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Toggle navigation. New to eBooks. Michelle Herman. Filter Results. Last 30 days. Last 90 days. All time. English Only. Dog Michelle Herman. MP Publishing Add to Cart Add to Cart. Written by: Anna Sauders Published: 20 July Although Barz has published poetry online and in various anthologies, Cacophony of Stardust is his first poetry collection and it holds over poems!

The sheer number of poems allows Barz to cover an almost staggering number of times, places, topics and memories. He draws his reader from the minutia of life with poems about water drops and abandoned cobwebs, to the more macro struggles such as war, ageing, illness, and toxic masculinity. He takes the reader through time in terms of life events, as well as through the four seasons.

That said, Barz litters his often serious poems with comic verses that can only be entertaining! Cacophony of Stardust is such a comprehensive collection of poems, there is sure to be something in there for everyone - old, young, male, female, political, or romantic. Ultimately, Cacophony of Stardust reminds its reader of both the big and small things we can forget in the rush of day-to-day life, through a heartfelt and humorous exploration of individual experiences in a very messy world.

Book Review: Transitions by R. Overall, I have nothing but positive things to say about Transitions. This beautifully produced chapbook — with a wonderfully understated front cover that preludes the exceptional illustration from Jane Burn on the inside — is another fine accomplishment for this author, who has matured ever so slightly and shifted focus somewhat since the Transition days of Somehow the poetry in Corvus has softer edges than I first expected, but this merely means that the brutality of the work comes through in different — sometimes much more passive aggressive — ways, and the author plays to this as a strength.

It feels quite impossible to do a strict comparison between this and Transitions as both chapbooks bring something that reads as very different to each other. Another cracking collection and certainly a book worthy of praise and reading time!

Written by: Charlotte Barnes Published: 4 July Another bite-size publication, this chapbook — published by Black Light Engine Room Press in the early part of this year — both pushes and pulls you between continuing and devouring the set of poems in one go, while also wanting to wait and consider, analyse, re-read before moving onto the next piece.

Whatever your reading style or pace, this chapbook will have something that suits your tastes. Garrett relies on strong and distinctive imagery throughout this work, which is heightened by her simultaneously regular and irregular construction of each poem. There are no strict regulations here in respect to how Garrett constructs her work, but that is, in part, what makes the work quite so enchanting as irregular stanzas gel with her content.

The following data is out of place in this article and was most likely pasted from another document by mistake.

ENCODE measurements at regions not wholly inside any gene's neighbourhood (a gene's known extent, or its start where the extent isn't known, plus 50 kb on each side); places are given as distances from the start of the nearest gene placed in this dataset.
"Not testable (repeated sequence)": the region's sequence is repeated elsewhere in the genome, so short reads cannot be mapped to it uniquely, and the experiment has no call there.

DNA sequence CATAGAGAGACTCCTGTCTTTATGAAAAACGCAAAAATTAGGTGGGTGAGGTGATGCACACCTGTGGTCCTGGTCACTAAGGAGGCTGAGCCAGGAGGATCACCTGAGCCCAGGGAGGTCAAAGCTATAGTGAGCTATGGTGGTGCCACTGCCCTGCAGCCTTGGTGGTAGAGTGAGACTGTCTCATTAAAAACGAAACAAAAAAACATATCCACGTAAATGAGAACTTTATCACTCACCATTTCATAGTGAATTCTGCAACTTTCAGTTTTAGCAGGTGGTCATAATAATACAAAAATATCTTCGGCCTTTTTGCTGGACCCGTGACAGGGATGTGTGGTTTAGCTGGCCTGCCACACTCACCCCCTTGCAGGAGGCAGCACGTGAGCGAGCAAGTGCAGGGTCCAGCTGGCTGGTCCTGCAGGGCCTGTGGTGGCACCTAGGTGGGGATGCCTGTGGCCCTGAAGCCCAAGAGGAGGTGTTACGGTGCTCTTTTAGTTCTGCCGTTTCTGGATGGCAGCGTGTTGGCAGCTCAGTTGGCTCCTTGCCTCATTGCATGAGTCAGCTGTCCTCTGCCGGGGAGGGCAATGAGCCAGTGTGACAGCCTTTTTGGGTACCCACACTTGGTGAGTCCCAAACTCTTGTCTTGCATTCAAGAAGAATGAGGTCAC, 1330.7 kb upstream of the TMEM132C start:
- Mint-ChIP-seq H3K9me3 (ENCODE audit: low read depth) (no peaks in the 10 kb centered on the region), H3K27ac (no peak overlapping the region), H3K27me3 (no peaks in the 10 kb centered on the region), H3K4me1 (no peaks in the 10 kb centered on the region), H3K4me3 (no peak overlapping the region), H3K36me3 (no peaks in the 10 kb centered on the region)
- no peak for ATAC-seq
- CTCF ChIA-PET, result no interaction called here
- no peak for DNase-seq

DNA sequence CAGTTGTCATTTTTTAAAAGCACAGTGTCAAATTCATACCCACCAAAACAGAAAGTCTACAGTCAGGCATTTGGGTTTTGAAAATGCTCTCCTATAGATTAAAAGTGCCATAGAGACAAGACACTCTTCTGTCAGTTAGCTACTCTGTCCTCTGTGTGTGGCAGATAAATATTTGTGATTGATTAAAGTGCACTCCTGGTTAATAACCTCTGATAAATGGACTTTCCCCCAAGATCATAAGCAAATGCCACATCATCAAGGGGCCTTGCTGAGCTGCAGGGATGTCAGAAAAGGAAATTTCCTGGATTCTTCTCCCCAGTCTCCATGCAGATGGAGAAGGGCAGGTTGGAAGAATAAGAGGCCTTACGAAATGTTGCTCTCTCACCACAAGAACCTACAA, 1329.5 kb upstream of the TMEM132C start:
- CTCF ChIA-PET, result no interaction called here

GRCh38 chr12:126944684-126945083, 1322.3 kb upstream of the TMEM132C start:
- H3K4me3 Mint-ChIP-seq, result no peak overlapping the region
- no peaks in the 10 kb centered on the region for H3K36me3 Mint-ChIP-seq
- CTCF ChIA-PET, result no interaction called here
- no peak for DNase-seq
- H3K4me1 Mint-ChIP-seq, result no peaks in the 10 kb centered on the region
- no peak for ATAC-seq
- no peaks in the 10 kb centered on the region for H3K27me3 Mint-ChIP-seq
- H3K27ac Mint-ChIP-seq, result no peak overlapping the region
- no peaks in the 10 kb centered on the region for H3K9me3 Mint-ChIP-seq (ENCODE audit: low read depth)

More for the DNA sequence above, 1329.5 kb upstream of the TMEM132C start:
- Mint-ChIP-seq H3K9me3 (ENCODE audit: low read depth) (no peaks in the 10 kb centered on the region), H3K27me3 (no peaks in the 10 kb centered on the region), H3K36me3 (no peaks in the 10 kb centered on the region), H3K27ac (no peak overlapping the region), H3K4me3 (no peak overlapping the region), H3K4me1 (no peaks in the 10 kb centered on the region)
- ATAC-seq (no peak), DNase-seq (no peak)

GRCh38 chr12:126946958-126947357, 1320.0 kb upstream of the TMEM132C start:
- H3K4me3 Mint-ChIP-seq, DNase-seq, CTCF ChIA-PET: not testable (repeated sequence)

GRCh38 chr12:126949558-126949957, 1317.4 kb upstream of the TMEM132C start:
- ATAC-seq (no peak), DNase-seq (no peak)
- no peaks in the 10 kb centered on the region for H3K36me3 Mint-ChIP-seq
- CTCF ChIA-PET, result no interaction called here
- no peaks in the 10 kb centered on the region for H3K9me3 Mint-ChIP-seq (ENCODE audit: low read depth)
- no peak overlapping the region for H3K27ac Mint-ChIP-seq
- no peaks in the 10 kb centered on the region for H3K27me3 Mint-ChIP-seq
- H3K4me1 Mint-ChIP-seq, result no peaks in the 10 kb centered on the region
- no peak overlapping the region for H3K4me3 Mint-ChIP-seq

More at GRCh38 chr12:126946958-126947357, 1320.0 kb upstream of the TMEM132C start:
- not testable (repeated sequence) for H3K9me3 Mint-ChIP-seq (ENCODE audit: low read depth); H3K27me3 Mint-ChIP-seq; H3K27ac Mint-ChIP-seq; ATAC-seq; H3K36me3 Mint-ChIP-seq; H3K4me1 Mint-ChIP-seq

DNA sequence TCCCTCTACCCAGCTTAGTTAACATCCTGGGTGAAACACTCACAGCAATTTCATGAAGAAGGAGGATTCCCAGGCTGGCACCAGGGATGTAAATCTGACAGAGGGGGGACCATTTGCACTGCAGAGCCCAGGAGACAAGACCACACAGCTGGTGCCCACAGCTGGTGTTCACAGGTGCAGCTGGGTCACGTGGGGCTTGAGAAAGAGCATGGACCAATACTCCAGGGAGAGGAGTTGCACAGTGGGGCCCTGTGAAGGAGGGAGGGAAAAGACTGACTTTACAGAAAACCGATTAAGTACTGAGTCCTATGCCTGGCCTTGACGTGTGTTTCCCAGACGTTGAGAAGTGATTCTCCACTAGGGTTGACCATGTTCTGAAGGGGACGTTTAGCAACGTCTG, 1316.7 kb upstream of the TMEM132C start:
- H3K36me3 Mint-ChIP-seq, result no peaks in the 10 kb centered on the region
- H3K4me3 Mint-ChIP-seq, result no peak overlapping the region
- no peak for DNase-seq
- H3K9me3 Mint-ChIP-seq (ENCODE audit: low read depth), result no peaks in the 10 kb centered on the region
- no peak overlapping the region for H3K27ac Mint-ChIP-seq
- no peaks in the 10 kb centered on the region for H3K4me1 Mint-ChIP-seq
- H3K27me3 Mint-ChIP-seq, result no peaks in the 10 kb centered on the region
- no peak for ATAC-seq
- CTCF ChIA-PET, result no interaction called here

Overall Garrett has again shaped a world that is simultaneously mystical and magical, while being part-human and very much part-evil all at once. Rich with imagery and packed with narrative threads that are worth holding on to, this is another strong release from Garrett and certainly one worth adding to the to-read list. Written by: Charlotte Barnes Published: 28 June A pocket-sized pamphlet of female ferocity, Leavesley moves through a series of womanly speakers in a way that is both hard-hitting and memorable, making for a wonderful collection overall.

Written by: Charlotte Barnes Published: 21 June Garrett does a fine job of sewing together the mystical and the real, which means you are never entirely sure whether you are dealing with mermaid, man, or something in between. This is a mid-America edge to much of the work as Garrett glimpses back to the her original side of the pond, blending this well with distortions of adolescence and the grim realities that we soon come to terms with on growing up.

Before settling down to write this review I had a quick look back to the last time I reviewed a Sarah Leavesley publication. This last book, as it turns out, was the prequel to this one. The one thing that has stayed the same from one book to the next is, of course, the quality of writing. The imagery of this world is rich which only adds further to the overall authenticity and believability of these women and their stories. The main difference for me is that the ending packs a slightly different punch this time around.